"Her jaw was very tiny, similar to Keira's when she was born, and the option that they chose was rib bone grafts to lengthen the bone, because that's back at a time when they weren't doing distraction osteogenesis," Ross says. "The problem with that procedure is it's very unpredictable how the rib was going to grow."

By her mid-teens, Prior's jaw outgrew her face and, again, she had to travel to Toronto for another surgery that took pieces of her hip-bone and grafted them to her jaw to replace the overgrown rib-bone in her jaw. At the same time, they inserted cartilage to act as a hinge for her jaw.

But this, too, led to unsatisfactory results. Prior was unable to open or close her mouth because the jaw bone fused to her skull. "From that whole thing, what hurt most is the bone graft from my hips," says Prior, an avid reader of books on psychology, including the writings of Carl Jung, a famous 20th century psychiatrist.

Samantha Prior plans to become a volunteer mentor at Dr. Ross's clinic.

Samantha Prior plans to become a volunteer mentor at Dr. Ross's clinic.

Then a couple of years ago, she was referred to the care of the craniofacial team at HSC to meet with a dentist. "Because she couldn't open and close her mouth, her oral hygiene was bad," Ross says. "She couldn't brush her teeth because she couldn't open her mouth wide enough to get a tooth brush in there, for example, so we had to pull all her teeth."

Soon, she was in discussions with Ross for surgery to restore movement in her jaw, and in June 2010, a few weeks after Keira had her jaw distraction, Prior underwent hers.

Only Prior's was somewhat different.

"In Samantha's instance, I wasn't creating new bone," Ross says. "Instead of allowing two raw surfaces of bone to be separated slowly by the distractor so they could grow together, I stretched the jaw very quickly, too fast for new bone to form."

The soft tissue - scar tissue - then grows between the break to form a cushion-like joint in her jaw, restoring some movement. The procedure, however, was just the beginning for Prior.

"It was one of the hardest procedures I've had, but it was weird because it was more involved in terms of what I had to put in post-operatively," Prior says.

Because she hadn't used her jaw in years, its muscles had atrophied. Now she exercises the muscles several times a day to build them back up and to ensure the scar tissue - which naturally wants to contract - remains flexible.

"Samantha's worked very, very hard on the exercises, and without that, you don't have anything," Ross says. "I can do the surgery and if she doesn't do the exercises, her jaw will re-fuse."

Because of Prior's dedication to her rehabilitation, Ross says they can move onto stage two of the surgical process: aligning her jaw correctly for implants and dentures.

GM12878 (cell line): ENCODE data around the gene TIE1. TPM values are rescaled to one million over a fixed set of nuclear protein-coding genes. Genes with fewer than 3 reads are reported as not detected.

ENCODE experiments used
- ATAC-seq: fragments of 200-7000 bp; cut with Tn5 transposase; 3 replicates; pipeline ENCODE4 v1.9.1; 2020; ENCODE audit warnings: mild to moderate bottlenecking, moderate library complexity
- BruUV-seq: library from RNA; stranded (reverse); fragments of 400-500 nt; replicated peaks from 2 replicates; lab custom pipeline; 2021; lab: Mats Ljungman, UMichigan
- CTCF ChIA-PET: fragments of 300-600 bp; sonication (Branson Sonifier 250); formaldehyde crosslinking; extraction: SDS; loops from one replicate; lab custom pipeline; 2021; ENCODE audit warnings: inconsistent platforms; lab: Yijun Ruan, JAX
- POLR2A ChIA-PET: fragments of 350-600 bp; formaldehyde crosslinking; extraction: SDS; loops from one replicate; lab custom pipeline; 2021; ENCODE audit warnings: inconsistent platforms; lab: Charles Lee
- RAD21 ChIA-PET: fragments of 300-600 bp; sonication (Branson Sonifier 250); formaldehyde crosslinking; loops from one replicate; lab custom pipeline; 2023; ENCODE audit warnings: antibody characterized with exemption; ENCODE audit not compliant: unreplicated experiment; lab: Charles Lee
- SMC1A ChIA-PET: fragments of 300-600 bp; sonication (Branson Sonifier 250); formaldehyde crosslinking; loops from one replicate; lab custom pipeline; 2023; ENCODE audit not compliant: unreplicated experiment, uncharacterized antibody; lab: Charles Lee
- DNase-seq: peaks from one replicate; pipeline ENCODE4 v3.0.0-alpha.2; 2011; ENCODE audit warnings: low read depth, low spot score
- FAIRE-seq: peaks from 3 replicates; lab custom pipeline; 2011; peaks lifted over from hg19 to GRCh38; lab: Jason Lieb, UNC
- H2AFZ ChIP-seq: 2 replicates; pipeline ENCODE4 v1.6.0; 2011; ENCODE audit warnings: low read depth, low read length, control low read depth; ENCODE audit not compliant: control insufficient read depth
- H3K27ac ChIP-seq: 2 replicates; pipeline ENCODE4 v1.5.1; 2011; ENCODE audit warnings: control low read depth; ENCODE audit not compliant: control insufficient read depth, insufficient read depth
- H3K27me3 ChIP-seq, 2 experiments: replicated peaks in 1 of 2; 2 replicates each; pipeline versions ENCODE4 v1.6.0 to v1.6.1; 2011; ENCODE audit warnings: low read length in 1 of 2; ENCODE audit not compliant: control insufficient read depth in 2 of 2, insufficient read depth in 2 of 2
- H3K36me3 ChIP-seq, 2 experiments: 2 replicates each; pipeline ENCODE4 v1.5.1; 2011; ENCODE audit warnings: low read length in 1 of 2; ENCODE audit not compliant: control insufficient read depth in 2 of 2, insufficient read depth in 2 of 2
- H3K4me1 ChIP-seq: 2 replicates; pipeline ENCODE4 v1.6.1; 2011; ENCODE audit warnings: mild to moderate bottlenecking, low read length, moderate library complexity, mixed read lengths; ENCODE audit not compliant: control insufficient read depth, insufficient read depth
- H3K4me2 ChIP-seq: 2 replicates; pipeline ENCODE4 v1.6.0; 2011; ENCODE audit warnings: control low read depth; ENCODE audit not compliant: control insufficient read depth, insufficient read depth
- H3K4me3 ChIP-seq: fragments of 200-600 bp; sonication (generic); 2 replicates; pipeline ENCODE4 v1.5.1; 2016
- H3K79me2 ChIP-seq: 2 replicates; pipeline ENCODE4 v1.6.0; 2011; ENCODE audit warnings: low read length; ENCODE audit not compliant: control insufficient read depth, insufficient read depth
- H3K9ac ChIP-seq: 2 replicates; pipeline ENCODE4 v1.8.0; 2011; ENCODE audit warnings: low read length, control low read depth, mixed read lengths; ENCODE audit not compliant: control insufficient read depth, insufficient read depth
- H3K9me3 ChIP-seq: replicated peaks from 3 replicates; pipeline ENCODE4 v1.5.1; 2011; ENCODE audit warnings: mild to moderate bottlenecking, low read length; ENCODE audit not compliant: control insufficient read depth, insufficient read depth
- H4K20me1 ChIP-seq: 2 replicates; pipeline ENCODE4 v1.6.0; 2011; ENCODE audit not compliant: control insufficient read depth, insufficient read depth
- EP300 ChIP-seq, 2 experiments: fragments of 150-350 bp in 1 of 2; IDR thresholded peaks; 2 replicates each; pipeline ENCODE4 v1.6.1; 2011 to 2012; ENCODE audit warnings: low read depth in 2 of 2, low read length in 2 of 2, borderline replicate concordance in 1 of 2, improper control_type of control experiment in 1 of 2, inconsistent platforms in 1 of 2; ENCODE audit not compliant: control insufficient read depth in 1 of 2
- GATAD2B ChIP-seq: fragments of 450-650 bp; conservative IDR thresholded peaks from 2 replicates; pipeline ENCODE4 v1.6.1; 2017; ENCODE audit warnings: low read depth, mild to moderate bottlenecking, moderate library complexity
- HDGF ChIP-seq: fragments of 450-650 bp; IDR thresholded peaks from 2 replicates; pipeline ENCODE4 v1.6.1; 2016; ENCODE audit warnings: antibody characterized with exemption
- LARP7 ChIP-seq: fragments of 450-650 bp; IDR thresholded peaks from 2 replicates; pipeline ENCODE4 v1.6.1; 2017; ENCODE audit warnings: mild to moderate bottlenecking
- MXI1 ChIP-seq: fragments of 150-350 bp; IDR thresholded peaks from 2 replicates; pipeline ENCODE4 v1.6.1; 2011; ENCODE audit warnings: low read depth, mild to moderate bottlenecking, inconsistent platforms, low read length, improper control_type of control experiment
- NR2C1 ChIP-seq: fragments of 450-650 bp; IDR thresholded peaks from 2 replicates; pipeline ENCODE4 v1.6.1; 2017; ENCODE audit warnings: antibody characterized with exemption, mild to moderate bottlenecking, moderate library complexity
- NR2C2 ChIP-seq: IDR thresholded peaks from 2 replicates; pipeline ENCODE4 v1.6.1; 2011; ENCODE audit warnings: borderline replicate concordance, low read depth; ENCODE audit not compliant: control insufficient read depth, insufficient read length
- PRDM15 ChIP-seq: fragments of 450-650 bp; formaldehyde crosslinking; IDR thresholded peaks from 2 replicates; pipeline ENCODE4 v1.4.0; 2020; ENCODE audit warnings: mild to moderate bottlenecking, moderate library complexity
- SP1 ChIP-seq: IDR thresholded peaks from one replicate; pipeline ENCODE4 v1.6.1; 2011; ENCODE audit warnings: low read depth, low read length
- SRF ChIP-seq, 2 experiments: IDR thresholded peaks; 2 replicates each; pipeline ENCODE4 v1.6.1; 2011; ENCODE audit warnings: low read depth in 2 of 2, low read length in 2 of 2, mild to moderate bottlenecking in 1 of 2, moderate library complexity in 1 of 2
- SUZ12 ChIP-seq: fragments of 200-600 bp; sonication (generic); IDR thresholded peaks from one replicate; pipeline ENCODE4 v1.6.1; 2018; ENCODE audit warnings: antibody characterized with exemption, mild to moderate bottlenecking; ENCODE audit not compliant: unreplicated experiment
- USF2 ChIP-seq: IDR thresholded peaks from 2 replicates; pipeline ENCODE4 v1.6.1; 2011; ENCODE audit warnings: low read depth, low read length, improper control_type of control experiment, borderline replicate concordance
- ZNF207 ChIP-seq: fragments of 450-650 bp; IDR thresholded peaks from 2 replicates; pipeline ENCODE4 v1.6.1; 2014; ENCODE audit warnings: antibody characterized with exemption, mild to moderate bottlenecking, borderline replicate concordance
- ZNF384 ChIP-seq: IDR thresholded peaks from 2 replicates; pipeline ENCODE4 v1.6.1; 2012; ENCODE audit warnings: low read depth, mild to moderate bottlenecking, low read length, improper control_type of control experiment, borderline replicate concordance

Prior says the procedures are painful - though not as much as bone grafts - but they are worth it if they improve her quality of life.

She also could have surgery to cosmetically alter her appearance to make her appear less different from most people, but she says that doesn't interest her.

"Honestly, I'm content. I feel good about myself as I am. I think it's been proven in this day and age that you don't need to look ugly to feel ugly."

Ross says Prior has the right attitude.

"Samantha has very reasonable expectations and knows herself well enough that I feel comfortable treating the needs that she has as she asks for them."

She, in turn, credits Ross and the team with providing her with excellent care, in large part thanks to the strong relationships they develop with patients and their families.

"Dr. Ross is awesome; he and his team are great. Across the board, I can't say enough," she says, adding she plans to volunteer as a mentor at the clinic for younger patients. "It's odd to say that I enjoyed having surgery, but that is the case - at least, as enjoyable as it can be, right?"

The Martins too are overjoyed with Keira's medical treatment at the centre. Aside from some small red scars under her jaw, she looks as if she's never gone under the knife.

"The scarring is fading more and more all the time," says Amanda Martin. "The procedures she received basically will let her live a very normal life."

Joel Schlesinger is a Winnipeg writer.

Wave: September / October 2011

About Wave

Wave is published six times a year by the Winnipeg Health Region in cooperation with the Winnipeg Free Press. It is available at newsstands, hospitals and clinics throughout Winnipeg, as well as McNally Robinson Books.